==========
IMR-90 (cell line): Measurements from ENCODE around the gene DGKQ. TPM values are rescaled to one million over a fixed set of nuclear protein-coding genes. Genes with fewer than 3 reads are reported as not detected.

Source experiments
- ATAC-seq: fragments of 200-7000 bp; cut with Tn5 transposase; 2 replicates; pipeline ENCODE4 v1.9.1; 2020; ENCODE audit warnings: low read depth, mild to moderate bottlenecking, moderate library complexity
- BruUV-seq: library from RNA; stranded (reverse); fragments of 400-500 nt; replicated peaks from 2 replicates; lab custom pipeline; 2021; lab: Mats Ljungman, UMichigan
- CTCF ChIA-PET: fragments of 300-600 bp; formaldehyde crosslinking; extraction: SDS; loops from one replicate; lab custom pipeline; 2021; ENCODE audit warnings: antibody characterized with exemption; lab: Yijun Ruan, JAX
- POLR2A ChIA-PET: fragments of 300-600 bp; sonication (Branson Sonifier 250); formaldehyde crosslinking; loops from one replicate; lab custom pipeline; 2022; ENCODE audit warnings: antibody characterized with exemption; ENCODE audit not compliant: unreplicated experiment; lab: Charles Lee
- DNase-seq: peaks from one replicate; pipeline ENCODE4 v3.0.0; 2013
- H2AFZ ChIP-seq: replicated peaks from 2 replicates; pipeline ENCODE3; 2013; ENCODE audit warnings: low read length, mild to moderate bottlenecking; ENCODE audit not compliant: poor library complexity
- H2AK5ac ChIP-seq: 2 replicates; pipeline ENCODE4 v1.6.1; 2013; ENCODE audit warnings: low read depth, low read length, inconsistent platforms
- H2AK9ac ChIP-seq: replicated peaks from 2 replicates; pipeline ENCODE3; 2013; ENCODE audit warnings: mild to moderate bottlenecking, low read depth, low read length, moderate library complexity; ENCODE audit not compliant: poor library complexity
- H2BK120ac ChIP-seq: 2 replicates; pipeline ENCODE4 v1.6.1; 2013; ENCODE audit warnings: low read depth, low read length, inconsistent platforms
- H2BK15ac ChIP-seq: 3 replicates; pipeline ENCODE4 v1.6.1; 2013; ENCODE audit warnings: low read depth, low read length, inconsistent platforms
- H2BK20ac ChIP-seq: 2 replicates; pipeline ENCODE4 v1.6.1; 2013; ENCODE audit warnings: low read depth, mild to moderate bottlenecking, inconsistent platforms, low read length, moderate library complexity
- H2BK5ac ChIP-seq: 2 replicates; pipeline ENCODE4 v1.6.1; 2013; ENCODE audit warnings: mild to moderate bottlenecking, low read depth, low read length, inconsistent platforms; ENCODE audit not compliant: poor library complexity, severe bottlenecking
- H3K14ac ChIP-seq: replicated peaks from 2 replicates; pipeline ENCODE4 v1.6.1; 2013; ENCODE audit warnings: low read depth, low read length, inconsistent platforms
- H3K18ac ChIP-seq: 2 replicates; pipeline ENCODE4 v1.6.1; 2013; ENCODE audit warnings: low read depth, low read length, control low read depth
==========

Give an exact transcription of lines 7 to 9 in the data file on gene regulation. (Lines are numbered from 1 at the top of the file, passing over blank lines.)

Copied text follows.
- DNase-seq: peaks from one replicate; pipeline ENCODE4 v3.0.0; 2013
- H2AFZ ChIP-seq: replicated peaks from 2 replicates; pipeline ENCODE3; 2013; ENCODE audit warnings: low read length, mild to moderate bottlenecking; ENCODE audit not compliant: poor library complexity
- H2AK5ac ChIP-seq: 2 replicates; pipeline ENCODE4 v1.6.1; 2013; ENCODE audit warnings: low read depth, low read length, inconsistent platforms